Speaker 2:
I think the two biggest common mistakes I see them make is their return expectations might not have changed. Um, they hear people get into 300% on their investment in two years, and that was going on. And 2015, 2017. I don’t know if that’s going to happen in the future. It’s, it’s hard to tell. I mean, the markets have become much more efficient with technology with more people interested in multifamily. I mean, not only from an international perspective, but with podcasts, with Facebook, other social media, with all these different, I don’t want to say gurus, but all these different guys that promote training, it’s just become mainstream. And when you used to be able to buy an eight cap and some markets, an eight cap, and really any even secondary and tertiary markets almost unheard of, unless it’s just, I’m in a really low income, low population didn’t see place.

Speaker 2:
So, um, I think investor returns are going to have to come down a little bit. Um, and they have over the last few years, but I still think, especially being a newbie, they think you can get 15% rrr without any problem. And that’s especially on acquisitions, that’s a lot easier said than done. Um, and then the other thing is I’ve always been very analytical and understood financial underwriting and models. And I think a lot of people, if you don’t have the engineering, accounting, finance background, your underwriting models, or even just your underwriting assumptions can be completely off. Um, and I mean, with all the natural disasters, we’ve had insurance has skyrocketed the last couple of years. And I mean, we, our insurance policies are coming due Friday and one of our properties, I mean our premium shot up 60%. Wow. Um, if you’re underwriting at 300 per unit or two 50 per unit, um, what a lot of brokers are saying, your underwriting is going to be completely off property taxes over the last few years have skyrocketed because values have skyrocketed.

Speaker 2:
Um, I think a lot of people that are buying the 1970s, even, maybe even early eighties, their capital expenditures budget is isn’t where it needs to be. I mean, if you have plumbing or boilers that go out on a 1960s property and you don’t have the reserve, your returns are going to take a massive hit and a few properties. I walked last year towards the end of last year, we were looking to buy, I mean, the, they were in horrible shape and they just been purchased a year or two ago. And I think the only reason that they were selling is they didn’t have enough reserves to renovate them to where they needed to be. And a lot of people don’t think about that and they just think about X return. But if you don’t have those reserves or the cap X budget to actually do those repairs, that’s not going to work out.

Speaker 3:
Yeah. The other thing too, is that you have operators that will go in and they’re upgrading your, you know, the counters cabinets, toilets, vanities, you know, all this kind of stuff, but you know, Hey, what about what’s the HVAC age? You know what I mean? What are the bones of the property? What’s the roof? I mean, these are things that need to be upgraded. And if you have properties that are built in the sixties, um, I mean just because we’re going through, COVID now isn’t a license for, okay, so you’re not doing your value, add strategy. You’re putting that on hold, let’s say, or you’ve decreased it. Um, but you, you still have to take care of, you know, mechanicals, you have to take care of your, your normal maintenance on these properties and they can get very expensive upgrading, electrical, different things like you were saying for the older product. That’s definitely something. And I think a lot of operators are going in and the only plan they have when they put these guys out is that they’re like, Oh, I’m going to Jack the rent 15% in two years or 20% and three or whatever it is. And that’s the only way they have of making money on the property.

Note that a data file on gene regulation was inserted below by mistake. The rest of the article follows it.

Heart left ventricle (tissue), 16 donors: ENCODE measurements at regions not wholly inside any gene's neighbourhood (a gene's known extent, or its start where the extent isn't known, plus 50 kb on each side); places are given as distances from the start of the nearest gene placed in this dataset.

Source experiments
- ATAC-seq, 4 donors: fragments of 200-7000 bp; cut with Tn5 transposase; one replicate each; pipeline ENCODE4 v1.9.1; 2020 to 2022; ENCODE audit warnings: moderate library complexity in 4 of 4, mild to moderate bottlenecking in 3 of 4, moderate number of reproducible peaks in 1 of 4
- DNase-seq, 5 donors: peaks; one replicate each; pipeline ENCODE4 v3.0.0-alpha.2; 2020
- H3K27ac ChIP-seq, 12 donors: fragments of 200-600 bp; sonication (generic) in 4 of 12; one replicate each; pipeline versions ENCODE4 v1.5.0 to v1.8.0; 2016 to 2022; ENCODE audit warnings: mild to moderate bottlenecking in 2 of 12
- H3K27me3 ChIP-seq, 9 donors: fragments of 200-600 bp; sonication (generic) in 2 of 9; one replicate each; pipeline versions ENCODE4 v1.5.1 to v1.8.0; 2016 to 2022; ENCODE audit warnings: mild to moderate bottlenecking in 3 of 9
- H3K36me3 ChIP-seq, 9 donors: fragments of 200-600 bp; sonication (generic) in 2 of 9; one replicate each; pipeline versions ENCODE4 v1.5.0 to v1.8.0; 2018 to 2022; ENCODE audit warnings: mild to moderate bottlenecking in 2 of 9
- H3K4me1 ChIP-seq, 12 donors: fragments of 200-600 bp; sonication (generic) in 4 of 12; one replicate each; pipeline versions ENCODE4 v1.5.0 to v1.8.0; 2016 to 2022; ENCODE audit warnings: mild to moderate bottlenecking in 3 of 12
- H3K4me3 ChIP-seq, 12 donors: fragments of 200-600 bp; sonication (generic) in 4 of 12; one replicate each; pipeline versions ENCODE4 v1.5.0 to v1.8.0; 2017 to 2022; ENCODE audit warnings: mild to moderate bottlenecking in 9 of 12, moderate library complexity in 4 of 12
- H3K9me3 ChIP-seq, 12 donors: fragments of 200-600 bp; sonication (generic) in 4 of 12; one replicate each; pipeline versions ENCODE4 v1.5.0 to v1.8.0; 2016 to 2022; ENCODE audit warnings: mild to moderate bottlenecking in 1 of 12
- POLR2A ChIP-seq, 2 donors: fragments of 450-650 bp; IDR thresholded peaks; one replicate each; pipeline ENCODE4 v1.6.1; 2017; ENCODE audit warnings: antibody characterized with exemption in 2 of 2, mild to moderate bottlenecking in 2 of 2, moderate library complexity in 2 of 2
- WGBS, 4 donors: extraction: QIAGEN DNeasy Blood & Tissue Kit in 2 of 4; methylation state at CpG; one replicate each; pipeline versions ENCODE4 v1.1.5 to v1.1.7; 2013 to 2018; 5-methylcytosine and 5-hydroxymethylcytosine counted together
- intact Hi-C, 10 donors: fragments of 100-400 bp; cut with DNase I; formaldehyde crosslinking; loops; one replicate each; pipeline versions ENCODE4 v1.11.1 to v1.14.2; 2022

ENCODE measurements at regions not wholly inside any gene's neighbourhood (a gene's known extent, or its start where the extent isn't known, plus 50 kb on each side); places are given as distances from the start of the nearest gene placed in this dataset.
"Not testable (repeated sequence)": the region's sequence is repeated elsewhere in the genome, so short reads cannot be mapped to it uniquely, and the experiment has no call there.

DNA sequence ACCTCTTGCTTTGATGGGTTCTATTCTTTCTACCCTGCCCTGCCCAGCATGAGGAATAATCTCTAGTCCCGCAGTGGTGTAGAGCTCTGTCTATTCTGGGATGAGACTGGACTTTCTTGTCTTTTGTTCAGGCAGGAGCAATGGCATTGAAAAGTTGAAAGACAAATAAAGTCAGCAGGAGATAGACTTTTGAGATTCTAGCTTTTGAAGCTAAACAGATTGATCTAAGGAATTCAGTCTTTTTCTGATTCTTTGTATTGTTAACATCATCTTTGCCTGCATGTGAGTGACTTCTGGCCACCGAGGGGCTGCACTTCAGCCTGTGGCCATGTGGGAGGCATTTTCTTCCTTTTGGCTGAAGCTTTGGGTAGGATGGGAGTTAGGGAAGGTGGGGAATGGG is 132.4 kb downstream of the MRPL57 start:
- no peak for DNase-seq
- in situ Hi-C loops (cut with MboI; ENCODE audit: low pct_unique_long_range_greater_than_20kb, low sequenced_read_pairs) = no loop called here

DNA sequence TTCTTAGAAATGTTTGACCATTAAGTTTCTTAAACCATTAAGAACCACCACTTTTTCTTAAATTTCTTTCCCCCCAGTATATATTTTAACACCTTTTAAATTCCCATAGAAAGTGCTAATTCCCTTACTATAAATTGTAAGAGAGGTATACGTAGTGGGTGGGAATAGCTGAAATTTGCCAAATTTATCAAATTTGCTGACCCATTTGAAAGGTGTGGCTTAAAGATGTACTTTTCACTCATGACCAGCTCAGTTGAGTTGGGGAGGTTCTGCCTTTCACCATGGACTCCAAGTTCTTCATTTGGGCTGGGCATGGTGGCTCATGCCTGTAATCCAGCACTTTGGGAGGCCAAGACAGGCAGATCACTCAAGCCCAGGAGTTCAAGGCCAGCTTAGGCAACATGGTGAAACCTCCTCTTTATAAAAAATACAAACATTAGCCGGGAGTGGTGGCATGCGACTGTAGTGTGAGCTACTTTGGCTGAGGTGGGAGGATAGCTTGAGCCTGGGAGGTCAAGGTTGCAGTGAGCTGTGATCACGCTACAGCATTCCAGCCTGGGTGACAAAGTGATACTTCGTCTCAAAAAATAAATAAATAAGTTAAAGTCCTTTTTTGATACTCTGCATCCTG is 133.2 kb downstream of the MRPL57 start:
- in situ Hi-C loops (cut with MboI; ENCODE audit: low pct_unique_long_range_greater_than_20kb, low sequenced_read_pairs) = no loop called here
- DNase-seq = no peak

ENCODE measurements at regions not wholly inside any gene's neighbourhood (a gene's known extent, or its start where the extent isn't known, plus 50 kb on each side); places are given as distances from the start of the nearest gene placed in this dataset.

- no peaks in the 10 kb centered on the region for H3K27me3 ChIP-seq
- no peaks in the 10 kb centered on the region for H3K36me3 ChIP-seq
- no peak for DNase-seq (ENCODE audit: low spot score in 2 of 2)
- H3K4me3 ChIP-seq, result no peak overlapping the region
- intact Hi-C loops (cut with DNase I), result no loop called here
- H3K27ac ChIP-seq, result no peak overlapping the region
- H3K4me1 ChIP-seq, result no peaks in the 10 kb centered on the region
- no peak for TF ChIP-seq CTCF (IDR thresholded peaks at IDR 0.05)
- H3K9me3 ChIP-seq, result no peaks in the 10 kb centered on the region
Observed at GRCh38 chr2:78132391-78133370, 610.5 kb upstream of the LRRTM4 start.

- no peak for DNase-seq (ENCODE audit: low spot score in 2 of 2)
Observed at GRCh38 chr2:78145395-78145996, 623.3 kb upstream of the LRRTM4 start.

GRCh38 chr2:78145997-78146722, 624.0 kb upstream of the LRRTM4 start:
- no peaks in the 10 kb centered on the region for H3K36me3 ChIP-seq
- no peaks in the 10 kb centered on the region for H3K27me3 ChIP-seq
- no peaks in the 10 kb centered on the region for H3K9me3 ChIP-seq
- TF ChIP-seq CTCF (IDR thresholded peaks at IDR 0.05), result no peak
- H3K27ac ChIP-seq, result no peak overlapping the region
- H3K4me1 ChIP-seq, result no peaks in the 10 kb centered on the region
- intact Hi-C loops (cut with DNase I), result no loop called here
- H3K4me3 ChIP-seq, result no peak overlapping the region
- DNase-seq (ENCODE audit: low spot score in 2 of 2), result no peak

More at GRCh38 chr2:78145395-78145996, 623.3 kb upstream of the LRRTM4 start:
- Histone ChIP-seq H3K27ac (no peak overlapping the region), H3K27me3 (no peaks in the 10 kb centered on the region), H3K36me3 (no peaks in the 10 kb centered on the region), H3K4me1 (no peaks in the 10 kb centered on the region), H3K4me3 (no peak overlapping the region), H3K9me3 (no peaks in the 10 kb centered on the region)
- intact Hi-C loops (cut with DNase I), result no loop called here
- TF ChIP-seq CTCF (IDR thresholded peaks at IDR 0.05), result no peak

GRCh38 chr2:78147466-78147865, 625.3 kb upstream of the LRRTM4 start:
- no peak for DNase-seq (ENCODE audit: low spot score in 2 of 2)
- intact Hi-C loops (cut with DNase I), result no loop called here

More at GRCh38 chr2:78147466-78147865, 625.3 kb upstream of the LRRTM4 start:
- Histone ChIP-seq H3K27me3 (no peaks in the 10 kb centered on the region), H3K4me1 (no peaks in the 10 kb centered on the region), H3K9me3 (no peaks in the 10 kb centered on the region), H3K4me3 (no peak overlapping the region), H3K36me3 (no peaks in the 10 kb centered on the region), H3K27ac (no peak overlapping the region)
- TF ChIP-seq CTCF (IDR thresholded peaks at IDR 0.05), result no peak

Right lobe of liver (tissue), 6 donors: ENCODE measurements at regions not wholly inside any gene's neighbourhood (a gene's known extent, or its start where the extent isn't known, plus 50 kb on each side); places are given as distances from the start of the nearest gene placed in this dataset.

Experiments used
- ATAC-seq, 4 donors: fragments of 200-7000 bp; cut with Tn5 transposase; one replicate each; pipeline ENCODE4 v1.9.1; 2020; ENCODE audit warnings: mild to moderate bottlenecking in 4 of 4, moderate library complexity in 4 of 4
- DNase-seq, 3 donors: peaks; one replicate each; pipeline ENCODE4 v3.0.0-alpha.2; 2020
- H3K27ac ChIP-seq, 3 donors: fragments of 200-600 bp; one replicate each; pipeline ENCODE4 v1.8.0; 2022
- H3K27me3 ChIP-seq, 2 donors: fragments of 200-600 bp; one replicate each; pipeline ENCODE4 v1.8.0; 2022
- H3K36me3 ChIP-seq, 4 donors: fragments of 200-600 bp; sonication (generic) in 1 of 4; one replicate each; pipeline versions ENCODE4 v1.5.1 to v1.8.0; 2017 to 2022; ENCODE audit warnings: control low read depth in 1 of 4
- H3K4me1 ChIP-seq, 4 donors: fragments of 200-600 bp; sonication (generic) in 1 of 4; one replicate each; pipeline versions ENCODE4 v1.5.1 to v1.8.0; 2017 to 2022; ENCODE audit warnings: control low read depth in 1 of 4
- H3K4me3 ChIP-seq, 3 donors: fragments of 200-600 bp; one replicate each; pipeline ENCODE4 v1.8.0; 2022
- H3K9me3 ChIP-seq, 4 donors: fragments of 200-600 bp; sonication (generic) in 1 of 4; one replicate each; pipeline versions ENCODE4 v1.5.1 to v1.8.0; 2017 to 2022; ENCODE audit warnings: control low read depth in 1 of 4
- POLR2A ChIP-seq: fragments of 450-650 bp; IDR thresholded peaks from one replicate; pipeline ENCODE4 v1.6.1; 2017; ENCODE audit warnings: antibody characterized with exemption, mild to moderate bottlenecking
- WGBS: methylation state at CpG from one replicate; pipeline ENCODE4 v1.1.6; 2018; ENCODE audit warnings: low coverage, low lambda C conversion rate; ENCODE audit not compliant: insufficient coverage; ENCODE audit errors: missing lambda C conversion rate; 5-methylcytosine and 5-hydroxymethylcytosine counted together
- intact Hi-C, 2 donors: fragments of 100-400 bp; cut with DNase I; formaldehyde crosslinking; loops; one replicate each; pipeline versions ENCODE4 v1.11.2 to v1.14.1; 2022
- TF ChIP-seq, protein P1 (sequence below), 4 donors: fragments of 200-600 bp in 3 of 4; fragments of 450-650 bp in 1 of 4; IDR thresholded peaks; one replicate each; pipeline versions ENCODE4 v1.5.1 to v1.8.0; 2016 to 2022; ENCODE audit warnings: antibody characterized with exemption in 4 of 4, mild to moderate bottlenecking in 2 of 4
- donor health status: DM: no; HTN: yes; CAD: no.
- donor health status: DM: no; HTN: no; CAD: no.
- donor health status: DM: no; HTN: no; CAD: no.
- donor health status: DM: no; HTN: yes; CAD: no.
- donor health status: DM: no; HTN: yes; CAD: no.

Speaker 2:
Cause they’ve paid so much for it. And with COVID, it’s perfect example where people now are okay, returns I’ve now they’ve now been decreased. Uh, we don’t know what’s happening. We’re not doing any more value add. So you’re obviously not raising rent. So that business plan is really is, is really, uh, is really faulty, right? Yeah. Uh, I’ve listened to a lot of webinars and podcasts since coven started. And I think I’ve only heard one operators say that they’ve continued distributions in the rest of slot. And the majority of people have stopped with their business plans because they’re afraid they can’t raise rents and everybody finances or acquisitions differently. But I agree if you completely stop the renovations, you aren’t going to be able to begin rent increases, and that’s going to just completely change your, your, um, acquisition or your budget. And most people now are projecting to sell and to five years max, and maybe this year has changed, but I know people buying property last year and in 2019, they’re wanting to sell into two to three years and that’s just realistically not going to happen now.